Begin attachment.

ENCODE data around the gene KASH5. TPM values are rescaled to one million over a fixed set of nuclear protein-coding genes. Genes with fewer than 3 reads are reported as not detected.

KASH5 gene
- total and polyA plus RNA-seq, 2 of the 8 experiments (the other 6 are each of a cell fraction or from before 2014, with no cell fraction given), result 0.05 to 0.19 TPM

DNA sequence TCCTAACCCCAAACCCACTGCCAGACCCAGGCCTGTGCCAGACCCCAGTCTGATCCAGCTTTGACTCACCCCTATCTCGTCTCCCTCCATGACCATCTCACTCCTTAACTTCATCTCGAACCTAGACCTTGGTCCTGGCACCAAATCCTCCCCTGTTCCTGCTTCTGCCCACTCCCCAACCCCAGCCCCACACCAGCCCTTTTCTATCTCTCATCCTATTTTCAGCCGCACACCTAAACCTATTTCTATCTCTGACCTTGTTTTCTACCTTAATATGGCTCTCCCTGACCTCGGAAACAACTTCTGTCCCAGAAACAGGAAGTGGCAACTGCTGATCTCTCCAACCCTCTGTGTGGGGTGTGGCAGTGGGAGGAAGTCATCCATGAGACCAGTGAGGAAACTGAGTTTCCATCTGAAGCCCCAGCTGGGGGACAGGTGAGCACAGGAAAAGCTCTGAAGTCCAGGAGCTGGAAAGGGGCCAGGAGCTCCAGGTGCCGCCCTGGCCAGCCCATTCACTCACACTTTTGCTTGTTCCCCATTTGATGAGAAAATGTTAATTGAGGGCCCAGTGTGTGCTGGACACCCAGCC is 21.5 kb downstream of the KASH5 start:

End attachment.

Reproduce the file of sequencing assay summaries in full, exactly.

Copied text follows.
ENCODE data around the gene KASH5. TPM values are rescaled to one million over a fixed set of nuclear protein-coding genes. Genes with fewer than 3 reads are reported as not detected.

KASH5 gene
- total and polyA plus RNA-seq, 2 of the 8 experiments (the other 6 are each of a cell fraction or from before 2014, with no cell fraction given), result 0.05 to 0.19 TPM

DNA sequence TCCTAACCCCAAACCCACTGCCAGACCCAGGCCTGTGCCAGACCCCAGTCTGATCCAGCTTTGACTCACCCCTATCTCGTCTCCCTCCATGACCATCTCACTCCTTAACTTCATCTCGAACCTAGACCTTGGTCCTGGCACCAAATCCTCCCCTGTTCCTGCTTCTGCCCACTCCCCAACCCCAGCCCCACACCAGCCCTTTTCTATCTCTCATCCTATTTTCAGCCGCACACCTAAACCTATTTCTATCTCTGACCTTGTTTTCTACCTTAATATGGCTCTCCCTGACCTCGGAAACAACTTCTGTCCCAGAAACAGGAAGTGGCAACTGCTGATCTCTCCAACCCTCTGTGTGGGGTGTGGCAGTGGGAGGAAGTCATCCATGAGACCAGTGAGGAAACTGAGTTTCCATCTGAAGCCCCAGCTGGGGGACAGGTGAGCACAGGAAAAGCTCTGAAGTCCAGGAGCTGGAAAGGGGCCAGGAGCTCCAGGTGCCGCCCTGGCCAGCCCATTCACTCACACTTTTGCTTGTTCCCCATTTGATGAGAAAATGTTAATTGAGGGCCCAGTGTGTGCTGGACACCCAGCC is 21.5 kb downstream of the KASH5 start: